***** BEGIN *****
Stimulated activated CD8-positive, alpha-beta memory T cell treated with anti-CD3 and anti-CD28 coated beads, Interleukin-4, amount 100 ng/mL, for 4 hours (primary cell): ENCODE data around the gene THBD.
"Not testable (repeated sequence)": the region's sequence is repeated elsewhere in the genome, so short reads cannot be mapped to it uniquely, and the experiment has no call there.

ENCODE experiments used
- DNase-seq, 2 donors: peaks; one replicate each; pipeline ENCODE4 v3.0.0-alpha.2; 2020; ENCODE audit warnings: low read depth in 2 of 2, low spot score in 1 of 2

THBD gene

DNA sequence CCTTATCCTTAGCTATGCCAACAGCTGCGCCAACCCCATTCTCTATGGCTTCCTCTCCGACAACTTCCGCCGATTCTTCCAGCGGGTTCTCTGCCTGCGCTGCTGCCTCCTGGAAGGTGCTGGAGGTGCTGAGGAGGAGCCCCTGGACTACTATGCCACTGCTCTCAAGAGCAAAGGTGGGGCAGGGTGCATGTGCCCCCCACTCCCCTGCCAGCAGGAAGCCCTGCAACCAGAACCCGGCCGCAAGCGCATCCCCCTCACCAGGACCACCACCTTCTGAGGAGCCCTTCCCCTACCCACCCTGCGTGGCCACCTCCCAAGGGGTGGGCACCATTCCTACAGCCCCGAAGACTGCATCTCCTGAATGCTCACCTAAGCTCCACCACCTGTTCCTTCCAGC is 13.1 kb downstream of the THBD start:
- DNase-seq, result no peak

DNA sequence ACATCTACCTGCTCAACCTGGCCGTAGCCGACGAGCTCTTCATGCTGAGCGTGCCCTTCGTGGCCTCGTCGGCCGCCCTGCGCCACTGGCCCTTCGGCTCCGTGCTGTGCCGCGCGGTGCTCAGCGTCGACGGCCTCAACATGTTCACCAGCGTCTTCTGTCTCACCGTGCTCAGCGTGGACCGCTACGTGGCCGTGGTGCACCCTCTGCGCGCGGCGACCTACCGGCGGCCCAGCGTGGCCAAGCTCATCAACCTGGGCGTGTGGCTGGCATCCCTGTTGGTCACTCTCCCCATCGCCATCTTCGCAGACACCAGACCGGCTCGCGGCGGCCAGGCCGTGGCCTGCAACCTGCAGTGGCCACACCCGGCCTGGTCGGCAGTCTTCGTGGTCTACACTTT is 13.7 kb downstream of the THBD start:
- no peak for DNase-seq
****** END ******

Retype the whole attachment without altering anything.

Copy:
Stimulated activated CD8-positive, alpha-beta memory T cell treated with anti-CD3 and anti-CD28 coated beads, Interleukin-4, amount 100 ng/mL, for 4 hours (primary cell): ENCODE data around the gene THBD.
"Not testable (repeated sequence)": the region's sequence is repeated elsewhere in the genome, so short reads cannot be mapped to it uniquely, and the experiment has no call there.

ENCODE experiments used
- DNase-seq, 2 donors: peaks; one replicate each; pipeline ENCODE4 v3.0.0-alpha.2; 2020; ENCODE audit warnings: low read depth in 2 of 2, low spot score in 1 of 2

THBD gene

DNA sequence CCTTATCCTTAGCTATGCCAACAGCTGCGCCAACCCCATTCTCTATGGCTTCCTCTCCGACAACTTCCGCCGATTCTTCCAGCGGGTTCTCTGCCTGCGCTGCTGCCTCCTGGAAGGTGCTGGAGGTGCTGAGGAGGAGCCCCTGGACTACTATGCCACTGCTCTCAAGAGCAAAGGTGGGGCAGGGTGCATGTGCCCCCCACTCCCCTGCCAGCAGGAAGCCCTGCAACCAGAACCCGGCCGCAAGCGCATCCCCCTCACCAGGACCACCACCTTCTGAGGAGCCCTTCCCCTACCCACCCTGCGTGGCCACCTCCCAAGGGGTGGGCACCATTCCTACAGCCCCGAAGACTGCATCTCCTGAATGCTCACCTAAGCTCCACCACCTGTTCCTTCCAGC is 13.1 kb downstream of the THBD start:
- DNase-seq, result no peak

DNA sequence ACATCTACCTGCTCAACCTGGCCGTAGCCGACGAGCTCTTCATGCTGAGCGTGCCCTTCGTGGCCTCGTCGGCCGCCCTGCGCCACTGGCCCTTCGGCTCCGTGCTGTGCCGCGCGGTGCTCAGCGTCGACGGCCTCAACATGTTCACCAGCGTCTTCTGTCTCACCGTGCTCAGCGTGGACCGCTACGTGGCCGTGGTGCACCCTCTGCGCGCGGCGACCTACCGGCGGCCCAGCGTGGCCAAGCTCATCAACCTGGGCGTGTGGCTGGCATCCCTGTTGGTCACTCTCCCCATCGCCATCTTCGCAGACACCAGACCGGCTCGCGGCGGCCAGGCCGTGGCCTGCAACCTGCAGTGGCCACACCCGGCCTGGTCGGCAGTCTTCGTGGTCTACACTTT is 13.7 kb downstream of the THBD start:
- no peak for DNase-seq